4 Must-See Wes Craven Movies
Horror heavyweight Wes Craven’s career spans from evil violence to laugh-out-loud send-ups, but these four critically acclaimed films, highlighted in 1,001 Movies You Must See Before You Die, are all on our must-see list.
1. The Last House on the Left (1972)
Writer-director Craven burst onto the screen for the first time with his barrier-breaking, controversial horror flick The Last House on the Left. It was an often banned and vilified movie that he intended to reflect the terror of the times. The United States was preoccupied by the Charles Manson slayings, political assassinations and the Vietnam War. Although this debut was based on Ingmar Bergman’s The Virgin Spring (1960), Craven intensified the story by prolonging the agony of the tortured teen victims. His bleak, unsettling and angry film also commented upon the undermining of the American middle-class family. One of the victims’ parents sought unreflective payback from the perpetrators by castration and butchering-by-chainsaw. Many of Craven’s trademark themes would soon be repeated. For instance…
2.The Hills Have Eyes (1977)
Craven’s follow-up was the outrageous The Hills Have Eyes which told about an inbred, cave-dwelling cannibalistic clan hiding in the desert hills. In contrast was the suburban family that they preyed upon — the vulnerable, vacationing Carter and Wood families stranded off the “main road.” Craven’s emphasis was on class conflict: the survivors of the civilized families and their mutant, feral counterparts. He toned down some of the gore from Last House… although there was still rape, baby-kidnapping, gun murder, crucifixion-burning, the chomping of a pet parakeet head, stabbings, a dog attack and a rattlesnake-induced death. He even added elements of black comedy (Ethel’s hysterical exclamation about her charred husband’s body: “That’s not my Bob!”). The tagline gave away Craven’s approach: “A nice American family. They didn’t want to kill. But they didn’t want to die.” Craven’s final blood-red freeze-frame emphasized that self-defense had crossed the line toward sadistic revenge.
3. A Nightmare on Elm Street (1984)
Craven next singlehandedly revived the teens-in-terror slasher flick sub-genre and spawned a major franchise. A Nightmare on Elm Street revealed his fascination with the subconscious, dreams and nightmares. He created one of the most well-known horror villains — the sexually-deviant, reincarnated, sadistic, hideously-grotesque child killer Freddy Krueger. The premise of the series was that the children of Freddy’s past persecutors — now grown-up teens at odds with their parents — would experience Freddy’s haunting from Hell in their sleep. The movie elevated the prototypical slasher film into an inventive story about the intersection of surreal nightmares and reality. For a showdown with Freddy, smart and resourceful teen heroine (Heather Langenkamp) decided to play by “dream rules” and tricked the dream demon into entering her reality so she could defeat him on her own turf.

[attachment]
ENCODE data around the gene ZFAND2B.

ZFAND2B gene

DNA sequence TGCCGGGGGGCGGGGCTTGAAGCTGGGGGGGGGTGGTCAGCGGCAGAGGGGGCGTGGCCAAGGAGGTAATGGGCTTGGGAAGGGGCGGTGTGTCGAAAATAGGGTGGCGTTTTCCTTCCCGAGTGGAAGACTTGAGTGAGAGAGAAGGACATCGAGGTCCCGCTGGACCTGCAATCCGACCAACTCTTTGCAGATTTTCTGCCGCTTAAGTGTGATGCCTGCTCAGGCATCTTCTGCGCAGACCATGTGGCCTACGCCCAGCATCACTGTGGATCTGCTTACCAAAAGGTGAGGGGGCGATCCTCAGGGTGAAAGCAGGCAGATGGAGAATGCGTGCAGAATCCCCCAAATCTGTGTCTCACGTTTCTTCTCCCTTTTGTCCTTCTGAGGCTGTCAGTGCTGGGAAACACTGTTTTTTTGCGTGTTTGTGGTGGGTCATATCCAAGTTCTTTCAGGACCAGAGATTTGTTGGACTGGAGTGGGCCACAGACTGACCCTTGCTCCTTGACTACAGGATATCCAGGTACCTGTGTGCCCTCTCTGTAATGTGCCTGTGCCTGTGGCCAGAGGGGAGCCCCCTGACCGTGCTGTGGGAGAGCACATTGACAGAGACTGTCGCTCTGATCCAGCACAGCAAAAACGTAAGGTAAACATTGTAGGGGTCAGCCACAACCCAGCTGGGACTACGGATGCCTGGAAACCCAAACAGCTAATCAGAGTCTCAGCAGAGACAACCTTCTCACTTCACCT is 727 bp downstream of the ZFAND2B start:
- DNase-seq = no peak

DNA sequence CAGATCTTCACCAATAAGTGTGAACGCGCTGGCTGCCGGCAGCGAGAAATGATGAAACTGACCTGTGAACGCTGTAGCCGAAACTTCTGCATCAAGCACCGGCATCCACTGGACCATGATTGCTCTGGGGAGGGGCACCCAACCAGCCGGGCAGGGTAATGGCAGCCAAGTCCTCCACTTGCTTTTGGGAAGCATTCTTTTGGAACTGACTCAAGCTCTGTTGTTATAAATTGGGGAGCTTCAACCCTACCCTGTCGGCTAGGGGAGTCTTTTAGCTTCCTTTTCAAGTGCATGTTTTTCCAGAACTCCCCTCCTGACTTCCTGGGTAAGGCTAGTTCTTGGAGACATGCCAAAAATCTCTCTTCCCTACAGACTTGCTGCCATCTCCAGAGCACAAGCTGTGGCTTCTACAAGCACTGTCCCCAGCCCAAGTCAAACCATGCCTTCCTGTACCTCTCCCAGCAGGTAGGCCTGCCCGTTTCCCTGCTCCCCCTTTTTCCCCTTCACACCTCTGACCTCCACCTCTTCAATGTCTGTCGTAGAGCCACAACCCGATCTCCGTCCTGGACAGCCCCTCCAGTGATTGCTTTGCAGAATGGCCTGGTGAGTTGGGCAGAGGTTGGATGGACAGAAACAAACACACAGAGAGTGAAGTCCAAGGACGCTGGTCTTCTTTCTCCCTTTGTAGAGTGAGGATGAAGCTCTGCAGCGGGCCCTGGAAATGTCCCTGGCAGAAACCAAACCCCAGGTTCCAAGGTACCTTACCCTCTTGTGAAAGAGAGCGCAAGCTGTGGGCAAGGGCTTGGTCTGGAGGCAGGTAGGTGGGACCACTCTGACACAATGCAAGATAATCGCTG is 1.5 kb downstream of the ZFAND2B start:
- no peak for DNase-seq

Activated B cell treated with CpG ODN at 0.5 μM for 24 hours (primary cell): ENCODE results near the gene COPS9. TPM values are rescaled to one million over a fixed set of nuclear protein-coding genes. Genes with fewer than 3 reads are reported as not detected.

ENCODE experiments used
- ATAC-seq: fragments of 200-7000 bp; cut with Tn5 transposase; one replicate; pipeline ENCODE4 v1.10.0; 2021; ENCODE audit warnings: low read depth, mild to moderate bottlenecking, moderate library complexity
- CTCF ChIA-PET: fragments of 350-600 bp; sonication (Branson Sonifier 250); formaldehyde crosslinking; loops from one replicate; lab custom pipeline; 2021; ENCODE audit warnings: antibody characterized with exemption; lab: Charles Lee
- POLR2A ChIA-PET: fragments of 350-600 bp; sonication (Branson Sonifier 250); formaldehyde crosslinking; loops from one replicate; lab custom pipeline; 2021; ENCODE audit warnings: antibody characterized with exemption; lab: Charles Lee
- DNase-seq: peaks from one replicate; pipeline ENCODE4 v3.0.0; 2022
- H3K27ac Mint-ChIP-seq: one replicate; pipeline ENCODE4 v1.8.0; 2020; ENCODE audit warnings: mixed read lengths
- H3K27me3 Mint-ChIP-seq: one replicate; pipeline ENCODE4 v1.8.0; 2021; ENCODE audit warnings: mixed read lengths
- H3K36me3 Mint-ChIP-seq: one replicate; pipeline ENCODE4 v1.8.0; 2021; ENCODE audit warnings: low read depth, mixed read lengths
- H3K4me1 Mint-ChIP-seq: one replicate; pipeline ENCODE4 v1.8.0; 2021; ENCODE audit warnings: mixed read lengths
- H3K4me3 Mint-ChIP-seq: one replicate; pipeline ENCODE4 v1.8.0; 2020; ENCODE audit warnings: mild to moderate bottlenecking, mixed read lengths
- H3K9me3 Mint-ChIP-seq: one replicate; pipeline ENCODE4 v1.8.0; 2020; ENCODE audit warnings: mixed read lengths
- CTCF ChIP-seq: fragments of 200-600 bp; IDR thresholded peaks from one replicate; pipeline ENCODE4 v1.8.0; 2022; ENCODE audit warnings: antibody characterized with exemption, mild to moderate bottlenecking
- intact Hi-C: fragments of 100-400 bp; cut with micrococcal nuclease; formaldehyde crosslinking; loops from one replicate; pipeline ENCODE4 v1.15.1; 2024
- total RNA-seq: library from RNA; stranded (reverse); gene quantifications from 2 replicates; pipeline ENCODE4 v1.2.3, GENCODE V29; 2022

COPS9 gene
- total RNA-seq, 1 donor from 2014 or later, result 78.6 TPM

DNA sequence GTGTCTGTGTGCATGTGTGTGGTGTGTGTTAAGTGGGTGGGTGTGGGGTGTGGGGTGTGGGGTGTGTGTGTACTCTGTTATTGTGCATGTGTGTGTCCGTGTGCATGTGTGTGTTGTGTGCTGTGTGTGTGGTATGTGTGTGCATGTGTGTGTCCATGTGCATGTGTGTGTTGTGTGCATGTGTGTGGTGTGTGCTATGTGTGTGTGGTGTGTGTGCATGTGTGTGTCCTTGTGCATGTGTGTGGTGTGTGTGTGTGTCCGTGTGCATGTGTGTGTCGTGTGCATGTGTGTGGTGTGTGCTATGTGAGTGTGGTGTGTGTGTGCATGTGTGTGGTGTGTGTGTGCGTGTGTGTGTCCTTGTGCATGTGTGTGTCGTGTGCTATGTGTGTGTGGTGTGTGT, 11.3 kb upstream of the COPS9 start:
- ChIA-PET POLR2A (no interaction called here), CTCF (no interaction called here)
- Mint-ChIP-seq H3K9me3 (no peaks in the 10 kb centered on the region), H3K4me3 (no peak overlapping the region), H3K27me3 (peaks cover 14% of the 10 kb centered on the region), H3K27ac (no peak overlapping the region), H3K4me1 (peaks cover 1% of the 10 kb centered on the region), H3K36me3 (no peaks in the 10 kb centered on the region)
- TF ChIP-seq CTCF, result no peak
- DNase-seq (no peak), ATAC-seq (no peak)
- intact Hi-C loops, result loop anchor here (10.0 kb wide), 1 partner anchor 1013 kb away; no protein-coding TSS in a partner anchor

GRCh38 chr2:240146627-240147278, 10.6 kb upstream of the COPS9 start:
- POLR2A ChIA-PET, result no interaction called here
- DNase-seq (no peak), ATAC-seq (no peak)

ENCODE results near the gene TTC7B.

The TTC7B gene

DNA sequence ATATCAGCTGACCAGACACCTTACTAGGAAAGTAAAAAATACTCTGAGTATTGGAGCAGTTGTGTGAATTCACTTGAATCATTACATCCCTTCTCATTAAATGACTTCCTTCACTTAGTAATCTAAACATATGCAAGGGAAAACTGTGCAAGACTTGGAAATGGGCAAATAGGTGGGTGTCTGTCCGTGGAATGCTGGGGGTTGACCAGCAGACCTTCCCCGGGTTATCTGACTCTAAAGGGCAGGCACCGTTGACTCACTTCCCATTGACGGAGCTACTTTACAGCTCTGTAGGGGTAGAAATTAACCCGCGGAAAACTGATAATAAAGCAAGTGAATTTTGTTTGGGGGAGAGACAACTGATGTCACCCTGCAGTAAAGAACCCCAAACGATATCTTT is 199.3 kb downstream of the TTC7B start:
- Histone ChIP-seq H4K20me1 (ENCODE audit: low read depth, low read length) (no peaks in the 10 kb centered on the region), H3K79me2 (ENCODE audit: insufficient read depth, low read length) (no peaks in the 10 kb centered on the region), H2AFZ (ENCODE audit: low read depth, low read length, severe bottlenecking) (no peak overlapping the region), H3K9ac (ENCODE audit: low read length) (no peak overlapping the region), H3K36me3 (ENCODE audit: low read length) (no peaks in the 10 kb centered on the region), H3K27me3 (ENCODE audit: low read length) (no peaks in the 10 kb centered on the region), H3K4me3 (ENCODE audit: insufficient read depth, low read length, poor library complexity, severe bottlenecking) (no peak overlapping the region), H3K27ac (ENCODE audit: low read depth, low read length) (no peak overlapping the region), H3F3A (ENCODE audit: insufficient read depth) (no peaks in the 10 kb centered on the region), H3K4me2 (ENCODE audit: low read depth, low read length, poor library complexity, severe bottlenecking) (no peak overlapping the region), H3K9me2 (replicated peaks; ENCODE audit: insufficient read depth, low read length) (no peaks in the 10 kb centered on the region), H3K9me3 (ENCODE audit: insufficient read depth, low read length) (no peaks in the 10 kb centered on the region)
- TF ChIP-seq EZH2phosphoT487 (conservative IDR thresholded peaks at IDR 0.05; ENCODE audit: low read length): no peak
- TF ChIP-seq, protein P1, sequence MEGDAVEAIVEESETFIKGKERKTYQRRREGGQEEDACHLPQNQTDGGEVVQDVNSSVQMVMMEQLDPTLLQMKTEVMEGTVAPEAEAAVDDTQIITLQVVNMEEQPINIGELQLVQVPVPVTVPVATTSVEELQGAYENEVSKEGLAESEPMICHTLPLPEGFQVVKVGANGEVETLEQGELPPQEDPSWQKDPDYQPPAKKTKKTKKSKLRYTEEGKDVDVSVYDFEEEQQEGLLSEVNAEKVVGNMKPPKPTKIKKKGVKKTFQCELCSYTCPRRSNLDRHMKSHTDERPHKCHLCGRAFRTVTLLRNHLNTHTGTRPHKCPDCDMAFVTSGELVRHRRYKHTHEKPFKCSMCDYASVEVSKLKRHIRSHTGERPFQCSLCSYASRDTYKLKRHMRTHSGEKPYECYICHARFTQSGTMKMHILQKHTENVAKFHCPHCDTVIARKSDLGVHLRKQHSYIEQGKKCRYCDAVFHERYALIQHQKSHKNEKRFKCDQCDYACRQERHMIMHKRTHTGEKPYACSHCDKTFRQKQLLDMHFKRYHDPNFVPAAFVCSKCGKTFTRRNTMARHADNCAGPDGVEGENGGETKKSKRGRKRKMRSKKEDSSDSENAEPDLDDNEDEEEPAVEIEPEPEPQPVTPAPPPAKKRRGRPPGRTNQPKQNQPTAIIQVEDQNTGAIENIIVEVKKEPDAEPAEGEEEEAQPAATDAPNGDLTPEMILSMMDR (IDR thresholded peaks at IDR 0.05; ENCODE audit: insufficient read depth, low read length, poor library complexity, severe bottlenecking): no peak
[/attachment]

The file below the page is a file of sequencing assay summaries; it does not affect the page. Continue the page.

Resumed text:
4. Scream (1996)
Wes Craven’s surprising horror hit Scream self-reflectively spoofed stalker/slasher films, beginning with the character of a killer named Ghostface costumed for Halloween as the Grim Reaper. The satirical, self-aware script (by Kevin Williamson) deliberately referenced numerous horror classics, especially the rules as one hapless teen victim was punished for getting the facts wrong about Friday the 13th. Craven’s film noted the truth about most scary movies: “What’s the point? They’re all the same. Some stupid killer stalking some big-breasted girl who can’t act who is always running up the stairs when she should be going out the front door. It’s insulting.” But then, he deftly and effectively inserted the genre’s common plot devices into the mayhem to further his own ends thereby celebrating the genre it was ridiculing. Notice cameos from Linda Blair (The Exorcist) and from Craven himself as a janitor. —Two telling quotes about how life imitates art: “It’s all one great big movie … only you can’t pick your genre,” and “Don’t you blame the movies! Movies don’t create psychos! Movies make psychos more creative!”